Friday, July 26, 2013

Using the proportional calipers - a lot!

 Clay is so malleable that it moves constantly while you are working. If you spend more than 30 minutes in any given area you are practically guaranteed that you'll be ripping off that work later when you find mistakes. You must step back and turn your work constantly - no zoning out on one small section because as the clay moves it effects other areas and distortion sets in.

I'm constantly grabbing my trusty proportional calipers and double checking my measurements. While work like this figure is a figment of my imagination and I have no actual model standing there to reference, I do refer to anatomy books, charts and a life-sized skeleton that I keep in my studio.

Additionally I will sometimes take measurement of myself as a general guide - if my sculpture is an adult female, that is. Naturally that won't work if I'm sculpting a man.

Here I am taking a measurement of my forearm near my wrist using the larger end of the calipers. I'm working roughly at 1/4 life size (this sculpt is about 16" tall - 16" x 4 = 64" tall, or about 5'4" tall. I'm about 5'5" so I'm a good fit for measuring this particular sculpt). I have the the calipers set to 1/4 scale.

Now I simply flip the calipers around and use the smaller side to measure my sculpture's wrist. I do this often as I work to be sure the proportions are working.

Thursday, July 25, 2013

Feminizing the forms - more blocking in of muscle mass

 Today I began to refine the muscle shapes and feminize the entire figure. I gave some basic contouring and features to the face and continued blocking in the muscles and forms of the body.

I must say that I am really enjoying the Clayette clay by Chavant - creamy without being too sticky.

Wednesday, July 24, 2013

Continuing to block in the musculature

 I continued blocking in the musculature today. I laid in the basic muscle shapes over the skeleton and then began to put in the beginnings of the face. It's hard to stop at this stage because I can start to see the sculpt taking shape and want to continue.

However, taking a break for dinner and sleep is advisable. When you look at the sculpt again first thing in the morning after some time away you can see areas that need work or correction. Not rushing things always makes better art - but I'll be the first to admit that it's very tempting to put in the artistically pleasing things, like details and hair, long before it is time to do so.

Patience and persistence really pays off. If the sculpt looks good without all the extras, then it's stronger and more beautiful overall.

Laying in some muscle mass - continuing the work on building the figure

 Sorry I skipped a step - I photographed the last of the skeleton but the photos didn't come out well enough to post. So here I have finished the simple skeleton and have progressed into laying in some of the major muscle masses.

As the finished sculpture is not an ecorche study, I am not concerned with making every muscle with attachments and origins. My goal is to lay in the shapes and forms of the muscles that most effect the surface.

I am using Chavant's Clayette in Hard for the skeleton and hands and Clayette Medium for the muscle mass. I will also use the hard for the face and hair as this is a small scale piece.

You'll notice that the hands look a bit big in the beginning. This is because there is little muscle - mostly bone and tendons in the hands and feet whereas the legs and arms have a lot of muscle and fat. When you strip the figure of a lot of the muscle and fat - the hands will look larger in proportion to the overall figure. As I flesh out the rest of the figure you'll see the hands and feet will look more normal with the larger forms of the legs, arms and body to balance things out.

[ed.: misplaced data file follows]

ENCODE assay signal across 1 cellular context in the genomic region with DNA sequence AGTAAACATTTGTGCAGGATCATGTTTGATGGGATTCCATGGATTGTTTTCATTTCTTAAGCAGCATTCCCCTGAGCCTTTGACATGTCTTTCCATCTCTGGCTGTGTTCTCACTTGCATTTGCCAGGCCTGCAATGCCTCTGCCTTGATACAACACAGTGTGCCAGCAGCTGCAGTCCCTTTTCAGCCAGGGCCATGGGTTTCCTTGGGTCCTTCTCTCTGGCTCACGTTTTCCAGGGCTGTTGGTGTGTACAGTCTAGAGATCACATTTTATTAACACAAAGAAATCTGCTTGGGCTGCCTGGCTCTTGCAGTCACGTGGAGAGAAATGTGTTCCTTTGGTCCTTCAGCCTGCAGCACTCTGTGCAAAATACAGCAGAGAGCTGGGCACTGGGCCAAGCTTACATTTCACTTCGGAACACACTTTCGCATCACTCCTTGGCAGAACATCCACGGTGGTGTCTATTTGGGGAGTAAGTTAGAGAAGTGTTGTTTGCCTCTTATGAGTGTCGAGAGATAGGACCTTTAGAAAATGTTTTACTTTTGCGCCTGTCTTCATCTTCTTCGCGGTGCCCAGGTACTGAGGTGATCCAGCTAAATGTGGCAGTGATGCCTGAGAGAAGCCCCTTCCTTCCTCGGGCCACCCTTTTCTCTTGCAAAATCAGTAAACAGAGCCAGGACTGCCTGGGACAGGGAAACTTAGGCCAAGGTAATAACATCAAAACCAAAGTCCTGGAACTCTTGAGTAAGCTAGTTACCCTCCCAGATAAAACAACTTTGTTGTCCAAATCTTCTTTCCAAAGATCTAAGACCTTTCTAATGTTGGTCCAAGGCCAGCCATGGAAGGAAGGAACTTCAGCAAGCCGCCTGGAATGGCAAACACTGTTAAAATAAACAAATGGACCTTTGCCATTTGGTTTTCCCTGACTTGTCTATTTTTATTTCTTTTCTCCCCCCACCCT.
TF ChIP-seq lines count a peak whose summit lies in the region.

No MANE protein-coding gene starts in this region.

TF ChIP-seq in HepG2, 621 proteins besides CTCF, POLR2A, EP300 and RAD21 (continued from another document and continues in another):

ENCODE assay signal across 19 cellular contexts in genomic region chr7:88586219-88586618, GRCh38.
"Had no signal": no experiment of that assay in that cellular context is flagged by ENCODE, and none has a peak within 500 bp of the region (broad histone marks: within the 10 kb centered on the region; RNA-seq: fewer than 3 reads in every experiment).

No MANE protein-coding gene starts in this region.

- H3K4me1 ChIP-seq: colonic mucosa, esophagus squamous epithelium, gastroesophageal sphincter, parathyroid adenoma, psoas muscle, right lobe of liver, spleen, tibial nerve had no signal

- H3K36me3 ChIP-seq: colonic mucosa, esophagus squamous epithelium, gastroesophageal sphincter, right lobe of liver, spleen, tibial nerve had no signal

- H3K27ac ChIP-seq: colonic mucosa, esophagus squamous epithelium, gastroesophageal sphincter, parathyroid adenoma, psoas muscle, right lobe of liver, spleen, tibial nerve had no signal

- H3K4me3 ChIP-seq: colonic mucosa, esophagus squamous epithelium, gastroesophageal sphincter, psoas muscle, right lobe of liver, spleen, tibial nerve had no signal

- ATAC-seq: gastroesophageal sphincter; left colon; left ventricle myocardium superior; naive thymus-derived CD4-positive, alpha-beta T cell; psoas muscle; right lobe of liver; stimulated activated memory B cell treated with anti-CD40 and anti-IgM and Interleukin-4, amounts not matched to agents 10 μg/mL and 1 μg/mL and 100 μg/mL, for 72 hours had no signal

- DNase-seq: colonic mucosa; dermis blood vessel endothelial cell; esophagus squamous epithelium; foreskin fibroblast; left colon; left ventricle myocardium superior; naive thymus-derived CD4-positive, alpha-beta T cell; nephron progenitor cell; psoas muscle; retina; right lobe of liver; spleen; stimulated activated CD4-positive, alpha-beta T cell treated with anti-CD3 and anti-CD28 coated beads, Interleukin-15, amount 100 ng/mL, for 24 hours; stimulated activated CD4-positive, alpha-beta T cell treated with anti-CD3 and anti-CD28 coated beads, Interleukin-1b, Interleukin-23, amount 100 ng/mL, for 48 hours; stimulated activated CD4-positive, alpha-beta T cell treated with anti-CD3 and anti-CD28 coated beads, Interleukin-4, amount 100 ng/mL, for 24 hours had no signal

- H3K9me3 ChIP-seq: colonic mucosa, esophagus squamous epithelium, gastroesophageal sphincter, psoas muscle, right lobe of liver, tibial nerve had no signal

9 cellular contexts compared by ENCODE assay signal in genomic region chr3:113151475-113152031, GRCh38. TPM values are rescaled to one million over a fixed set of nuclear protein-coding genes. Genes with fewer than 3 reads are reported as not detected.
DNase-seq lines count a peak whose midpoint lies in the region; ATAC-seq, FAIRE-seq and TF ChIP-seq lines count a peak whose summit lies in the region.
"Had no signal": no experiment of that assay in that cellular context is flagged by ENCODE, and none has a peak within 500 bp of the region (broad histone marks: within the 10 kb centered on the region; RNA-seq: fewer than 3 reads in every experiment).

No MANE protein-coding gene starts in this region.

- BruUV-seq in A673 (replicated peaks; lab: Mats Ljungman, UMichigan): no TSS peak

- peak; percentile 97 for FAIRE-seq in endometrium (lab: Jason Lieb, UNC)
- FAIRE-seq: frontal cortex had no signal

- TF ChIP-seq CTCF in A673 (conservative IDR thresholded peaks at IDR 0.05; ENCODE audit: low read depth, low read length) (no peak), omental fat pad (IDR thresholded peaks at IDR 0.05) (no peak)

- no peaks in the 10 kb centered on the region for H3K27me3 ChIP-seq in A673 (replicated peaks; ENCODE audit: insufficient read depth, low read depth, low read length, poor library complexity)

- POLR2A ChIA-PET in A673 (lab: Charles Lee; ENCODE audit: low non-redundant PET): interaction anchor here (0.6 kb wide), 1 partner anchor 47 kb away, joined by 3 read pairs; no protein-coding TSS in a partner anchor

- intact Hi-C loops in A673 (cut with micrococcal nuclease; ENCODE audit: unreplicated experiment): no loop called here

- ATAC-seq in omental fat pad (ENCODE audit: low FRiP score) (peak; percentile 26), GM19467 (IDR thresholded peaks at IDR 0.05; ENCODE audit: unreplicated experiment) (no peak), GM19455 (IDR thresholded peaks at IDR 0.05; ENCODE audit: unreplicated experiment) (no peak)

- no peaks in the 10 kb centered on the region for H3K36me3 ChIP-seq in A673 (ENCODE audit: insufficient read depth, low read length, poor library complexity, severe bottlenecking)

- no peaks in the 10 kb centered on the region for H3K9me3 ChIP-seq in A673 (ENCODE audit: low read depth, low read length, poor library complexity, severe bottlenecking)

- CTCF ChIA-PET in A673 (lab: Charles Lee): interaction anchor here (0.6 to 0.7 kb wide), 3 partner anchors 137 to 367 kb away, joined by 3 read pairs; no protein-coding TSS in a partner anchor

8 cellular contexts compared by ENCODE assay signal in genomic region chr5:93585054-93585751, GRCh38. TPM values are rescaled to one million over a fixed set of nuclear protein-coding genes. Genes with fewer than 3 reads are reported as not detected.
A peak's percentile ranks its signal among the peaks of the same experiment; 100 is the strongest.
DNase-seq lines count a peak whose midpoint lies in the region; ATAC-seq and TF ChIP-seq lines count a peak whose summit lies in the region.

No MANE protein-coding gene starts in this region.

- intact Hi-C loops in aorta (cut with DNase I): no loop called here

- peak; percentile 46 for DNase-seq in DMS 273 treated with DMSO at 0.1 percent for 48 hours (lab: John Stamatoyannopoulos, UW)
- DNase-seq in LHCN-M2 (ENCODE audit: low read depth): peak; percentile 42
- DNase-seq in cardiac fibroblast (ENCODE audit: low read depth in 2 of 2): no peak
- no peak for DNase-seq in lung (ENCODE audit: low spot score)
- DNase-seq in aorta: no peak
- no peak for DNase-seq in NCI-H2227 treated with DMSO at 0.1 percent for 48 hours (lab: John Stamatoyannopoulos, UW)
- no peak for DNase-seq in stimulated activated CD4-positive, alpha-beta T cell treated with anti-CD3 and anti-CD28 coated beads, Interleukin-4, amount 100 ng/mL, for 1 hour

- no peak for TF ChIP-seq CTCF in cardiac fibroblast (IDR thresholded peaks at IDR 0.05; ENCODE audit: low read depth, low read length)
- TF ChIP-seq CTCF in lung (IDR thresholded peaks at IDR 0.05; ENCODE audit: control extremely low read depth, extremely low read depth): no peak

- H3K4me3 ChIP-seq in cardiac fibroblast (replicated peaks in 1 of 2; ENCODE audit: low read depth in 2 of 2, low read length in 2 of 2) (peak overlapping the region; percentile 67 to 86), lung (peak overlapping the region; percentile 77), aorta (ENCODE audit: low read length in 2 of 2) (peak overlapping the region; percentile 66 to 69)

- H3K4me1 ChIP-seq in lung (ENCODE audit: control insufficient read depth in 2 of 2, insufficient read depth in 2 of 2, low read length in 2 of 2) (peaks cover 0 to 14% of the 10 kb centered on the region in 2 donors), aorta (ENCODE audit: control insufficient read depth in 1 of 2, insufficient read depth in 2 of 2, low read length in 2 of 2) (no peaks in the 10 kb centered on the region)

My husband just walked by and wondered aloud if all this skeleton and muscle work was necessary and wouldn't it be easier and faster just to glob it on? Short answer - yes and no. Sometimes I do just jump straight to large masses (outer form of skin) and quickly set things up. But taking the long road (bones and muscles) does things for a piece of art that just can't be achieved any other way.

Wednesday, July 17, 2013

Scupting the skeleton

Now that I have completed armature it's time to block in the bony structures. The goal here is to claim the anatomy space and landmarks. I'm not displaying a skeleton as my final art so I'm not concerned with making a complete replica of a skeleton, nor will I sculpt every knob, spur or fossa. The purpose of this is to very sure of my proportion and to control the overall line and movement of my sculpt. Tedious though it is to sculpt a plate and a ball and socket, it will pay dividends later.

Using my proportional calipers I am able to compare relationships between skull and other parts of the anatomy to be sure the piece is working in harmony. I may choose to take liberties but these are conscious design choices and not guesstimations or accidents.

This time I also did an additional step of creating removable forearms. I used a rotary tool to cut square brass tubing and then cut the forearms up near the elbow joint. I used a two-part epoxy to secure the square tubing by inserting the upper arm into the tubing 1/2 the length of the tubing. Once the epoxy set I was able to put the forearm in the tube until it meets the upper arm. This will make it easier to remove the arms from the body to sculpt the hands.
 Once I finish blocking in the skeleton, I'll start massing in the muscles and flesh.

For this sculpt I'm deviating from my usual jmac classic clay and trying out Chavant's Clayette in Hard. I love Jmac but it's always nice to try new things. Many clays are good for different reasons - some work better for small works and other for large works. I've used JMac as my go-to clay for a lot of my work and while I liked Chavant's Le Beau Touche but found that it was too soft for my smaller work. That doesn't mean that it's not a great clay - it just means that I may have a heavier hand, or that it is better suited to larger works where the softness is an advantage.